(This article that first appeared on Kveller.)
The horrifying shootings in Atlanta, in which six women of Asian descent were killed, came at a time of alarming xenophobia and bigotry against Asian Americans and Pacific Islanders.
Since the start of COVID-19, anti-Asian hate crimes have increased by 1,900 percent in the United States, with women reporting 2.3 times more hate incidents than men.
I am an Asian-American Jewish woman living in Los Angeles. My parents emigrated from Taiwan in the 1970s, and my twin sister and I were born in Los Angeles in the 1980s. I converted to Judaism three years ago, before my second child was born, a decision that was many years in the making. My husband and I are raising our two Asian-American Jewish preschool-aged children in Los Angeles.
Even if this tragedy does not end up being classified as a hate crime, it is undoubtedly a hate-filled, violent attack aimed squarely at Asian women. The media’s couched and carefully chosen statements do a disservice to how horrific the crime is.
When I first heard of the shootings, I had just finished putting my two energetic young children to bed. As parents of young children know, my day had been jammed with preschool drop-off and pickup, meals, bath, bedtime and so on. The moments of quiet after my kids fall asleep each day are precious to me – a reprieve from the chaos that riddles my days.
I finally sat down to rest when I noticed I had missed a text message from my husband, who was finishing up his work. He had sent me a Twitter link accompanied by the comment, “So scary, 8 Asian women murdered in ATL.”
In complete disbelief, I had to read his description twice. I forwarded the link to my sister, who wrote back to share my shock and horror.
As a mother of half-Asian Jewish children, the tragedy in Atlanta led me to fear for the safety of my kids. My children will grow up in a society where some people may hate them because of the color of their skin and others may hate them for their faith (and, of course, there are plenty who would hate them for both reasons). I had two big questions: How do I keep my children safe from the hate that Asians and Jews experience daily in the United States? And how do I best educate my children about a society where people are hated or victimized for their race and/or religion?
Embarrassingly, my first reaction was to flee. Following my initial shock over the Atlanta shootings, I dramatically proclaimed to my husband that I no longer thought the United States was a safe place for our family anymore. Sure, it was an extreme reaction, but perhaps it was the “fight or flight” reaction to fear that made me choose “flight.”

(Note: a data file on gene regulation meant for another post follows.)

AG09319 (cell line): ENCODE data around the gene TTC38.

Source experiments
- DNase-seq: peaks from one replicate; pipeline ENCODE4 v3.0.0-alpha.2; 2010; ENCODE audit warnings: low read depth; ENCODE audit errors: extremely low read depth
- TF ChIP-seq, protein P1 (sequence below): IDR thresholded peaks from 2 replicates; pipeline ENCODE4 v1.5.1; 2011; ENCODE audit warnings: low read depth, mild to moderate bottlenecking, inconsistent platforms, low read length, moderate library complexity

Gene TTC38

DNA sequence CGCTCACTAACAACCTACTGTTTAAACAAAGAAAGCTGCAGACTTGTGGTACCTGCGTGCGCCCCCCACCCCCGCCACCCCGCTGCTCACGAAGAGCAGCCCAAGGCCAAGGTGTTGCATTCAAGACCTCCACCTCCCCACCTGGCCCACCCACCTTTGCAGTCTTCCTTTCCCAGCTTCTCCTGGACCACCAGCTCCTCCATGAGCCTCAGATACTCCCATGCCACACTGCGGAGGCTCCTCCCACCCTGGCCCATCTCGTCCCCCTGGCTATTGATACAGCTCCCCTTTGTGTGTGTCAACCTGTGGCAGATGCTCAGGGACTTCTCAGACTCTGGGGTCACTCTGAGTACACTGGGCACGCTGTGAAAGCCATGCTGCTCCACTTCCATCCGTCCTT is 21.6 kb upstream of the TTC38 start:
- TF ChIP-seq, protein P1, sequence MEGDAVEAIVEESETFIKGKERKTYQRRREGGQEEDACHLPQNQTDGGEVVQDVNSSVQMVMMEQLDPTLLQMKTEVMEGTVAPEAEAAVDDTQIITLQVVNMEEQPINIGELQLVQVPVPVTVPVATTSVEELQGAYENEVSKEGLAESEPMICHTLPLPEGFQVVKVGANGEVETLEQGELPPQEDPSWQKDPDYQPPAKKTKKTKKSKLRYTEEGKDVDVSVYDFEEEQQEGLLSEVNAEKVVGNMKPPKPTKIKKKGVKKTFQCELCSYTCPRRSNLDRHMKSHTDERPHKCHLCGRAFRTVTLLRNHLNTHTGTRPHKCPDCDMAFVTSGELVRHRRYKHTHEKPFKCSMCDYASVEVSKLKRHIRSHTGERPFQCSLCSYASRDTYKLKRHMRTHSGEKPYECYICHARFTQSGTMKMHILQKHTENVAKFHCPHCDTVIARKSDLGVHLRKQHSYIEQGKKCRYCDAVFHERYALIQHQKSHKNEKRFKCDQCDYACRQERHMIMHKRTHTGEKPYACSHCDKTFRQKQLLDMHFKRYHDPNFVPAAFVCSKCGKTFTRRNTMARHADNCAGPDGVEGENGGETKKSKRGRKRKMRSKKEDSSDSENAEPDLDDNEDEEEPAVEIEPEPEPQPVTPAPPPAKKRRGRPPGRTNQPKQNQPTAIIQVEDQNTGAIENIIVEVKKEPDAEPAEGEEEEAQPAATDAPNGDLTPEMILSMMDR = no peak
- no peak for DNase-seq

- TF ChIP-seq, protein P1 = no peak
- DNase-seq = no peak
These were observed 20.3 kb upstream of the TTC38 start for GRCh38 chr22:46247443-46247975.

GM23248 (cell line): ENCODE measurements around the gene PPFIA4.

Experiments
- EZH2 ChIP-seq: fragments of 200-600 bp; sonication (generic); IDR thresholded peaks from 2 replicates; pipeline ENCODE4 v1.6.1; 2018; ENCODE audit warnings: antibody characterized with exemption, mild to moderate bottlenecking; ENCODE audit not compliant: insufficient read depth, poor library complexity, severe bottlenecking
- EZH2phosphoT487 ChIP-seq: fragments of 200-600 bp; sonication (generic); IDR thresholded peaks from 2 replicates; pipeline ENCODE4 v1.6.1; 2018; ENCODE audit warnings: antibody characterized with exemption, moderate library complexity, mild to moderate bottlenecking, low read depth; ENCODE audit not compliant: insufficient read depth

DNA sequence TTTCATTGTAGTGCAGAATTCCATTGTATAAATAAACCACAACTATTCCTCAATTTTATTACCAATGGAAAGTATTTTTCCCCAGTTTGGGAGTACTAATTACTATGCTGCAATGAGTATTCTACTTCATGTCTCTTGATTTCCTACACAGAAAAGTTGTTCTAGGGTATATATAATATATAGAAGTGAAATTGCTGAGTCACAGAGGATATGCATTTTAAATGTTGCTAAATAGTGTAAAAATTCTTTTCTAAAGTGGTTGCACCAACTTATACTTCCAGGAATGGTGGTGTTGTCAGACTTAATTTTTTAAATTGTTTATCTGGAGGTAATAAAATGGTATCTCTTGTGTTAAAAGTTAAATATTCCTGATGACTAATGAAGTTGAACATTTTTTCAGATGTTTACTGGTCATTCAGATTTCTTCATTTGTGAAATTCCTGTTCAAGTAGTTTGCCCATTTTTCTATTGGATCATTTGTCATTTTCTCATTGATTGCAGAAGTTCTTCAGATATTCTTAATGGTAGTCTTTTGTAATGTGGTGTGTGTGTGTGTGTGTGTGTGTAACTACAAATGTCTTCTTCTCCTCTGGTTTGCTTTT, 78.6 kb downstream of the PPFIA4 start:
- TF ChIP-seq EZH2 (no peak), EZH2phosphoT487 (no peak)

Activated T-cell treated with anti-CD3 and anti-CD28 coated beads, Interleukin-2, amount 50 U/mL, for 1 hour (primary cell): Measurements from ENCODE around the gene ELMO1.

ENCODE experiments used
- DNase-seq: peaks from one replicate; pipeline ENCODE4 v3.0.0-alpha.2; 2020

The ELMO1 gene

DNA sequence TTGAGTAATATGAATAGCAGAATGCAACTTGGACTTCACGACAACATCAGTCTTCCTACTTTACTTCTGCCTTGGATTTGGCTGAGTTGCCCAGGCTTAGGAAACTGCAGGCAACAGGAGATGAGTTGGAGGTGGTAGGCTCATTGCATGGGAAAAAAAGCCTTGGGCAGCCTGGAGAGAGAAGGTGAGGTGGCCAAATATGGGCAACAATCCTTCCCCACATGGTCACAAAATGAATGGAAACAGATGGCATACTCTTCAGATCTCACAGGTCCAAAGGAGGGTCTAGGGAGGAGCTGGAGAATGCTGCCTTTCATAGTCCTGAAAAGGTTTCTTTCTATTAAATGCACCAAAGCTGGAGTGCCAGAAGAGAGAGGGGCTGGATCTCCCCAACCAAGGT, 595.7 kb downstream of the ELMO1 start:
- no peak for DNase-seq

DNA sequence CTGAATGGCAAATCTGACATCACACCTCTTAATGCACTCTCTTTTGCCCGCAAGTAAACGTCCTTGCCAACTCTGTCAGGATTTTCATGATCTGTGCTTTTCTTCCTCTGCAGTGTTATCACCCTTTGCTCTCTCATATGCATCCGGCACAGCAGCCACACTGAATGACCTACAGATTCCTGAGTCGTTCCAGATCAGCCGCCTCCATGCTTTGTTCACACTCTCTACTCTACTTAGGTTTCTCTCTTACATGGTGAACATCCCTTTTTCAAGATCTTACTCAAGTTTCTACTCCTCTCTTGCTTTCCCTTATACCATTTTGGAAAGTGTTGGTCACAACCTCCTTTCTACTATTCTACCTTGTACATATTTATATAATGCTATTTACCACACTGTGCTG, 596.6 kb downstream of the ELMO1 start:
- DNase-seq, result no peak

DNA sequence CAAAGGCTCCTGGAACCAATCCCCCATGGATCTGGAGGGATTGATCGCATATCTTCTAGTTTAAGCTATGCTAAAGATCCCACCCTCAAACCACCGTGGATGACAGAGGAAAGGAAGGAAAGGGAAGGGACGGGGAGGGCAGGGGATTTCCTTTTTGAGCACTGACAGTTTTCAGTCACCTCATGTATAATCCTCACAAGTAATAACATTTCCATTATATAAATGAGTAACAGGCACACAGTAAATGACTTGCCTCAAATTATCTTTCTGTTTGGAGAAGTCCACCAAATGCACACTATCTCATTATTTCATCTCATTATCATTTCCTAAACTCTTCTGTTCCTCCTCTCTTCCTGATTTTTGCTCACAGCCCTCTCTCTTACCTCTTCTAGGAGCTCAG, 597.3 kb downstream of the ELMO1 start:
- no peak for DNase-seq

My husband and I have talked about moving to a different country – particularly to China or Taiwan, given that I still have extended family there. It’s an idea we’ve addressed seriously since COVID-19 has created more remote work environments. Since anti-Semitism was hitting an all-time high and Asian hate crimes were increasing here, perhaps it was time to make this move?
Upon further reflection, however, I recognized that fleeing is not the answer. In this dark time, I am reminded of the Jewish principle of tikkun olam (repairing the world), that although the world is a good place, God left us room to make improvements. I realized that the way to keep my children safe is to make the world a safer place for them. I’m still figuring out what this means for me, and I know this will be a lifelong process. But some of my ideas are giving tzedakah to charities that work to fight anti-Semitism and Asian hate, bringing awareness to these issues and standing up against hateful rhetoric.
For my children, I know how important it is to educate them on their dual Asian and Jewish identities, allowing them to fully embrace their multifaceted identities. Our family has discussed the importance of visiting China and Israel (when it is safe to travel again), teaching them the histories of both cultures, meeting others who are both similar and different from them, and raising them to be open-minded and to love who they are. I only hope that this continual lifelong education will help them stand against the Asian and Jewish hate that they may encounter.
When reflecting on raising my children amid this tragedy of rising hate crimes, I found myself thinking about the names that my husband and I chose for them, and the hopes that we had for them. Our 4-year-old daughter, Ruth, is named after her great-grandmother. In the Bible, Ruth was a widow who loyally remained with her husband’s mother, even after his death, choosing a life of poverty among people she admired, and becoming famous as the first woman in the Bible to convert to Judaism.
Our 2-year-old son, Micah, was named after his great-grandfather, Martin. In the Bible, Micah fearlessly denounced the evils that befell his land, teaching, “God requires of thee: only to do justly, and to love kindness, and to walk humbly with thy God.” Micah is an example of humility, kindness and standing against evil.
These are qualities that we aim to impart on our children. We hope to teach them to be loyal to each part of their mixed identities, to be kind and humble toward others, to enjoy friendship with those who are different from them, and to have courage to stand up against any evil that they may encounter.
(Melody Muhlrad is a freelance writer and stay-at home mom living in Los Angeles.)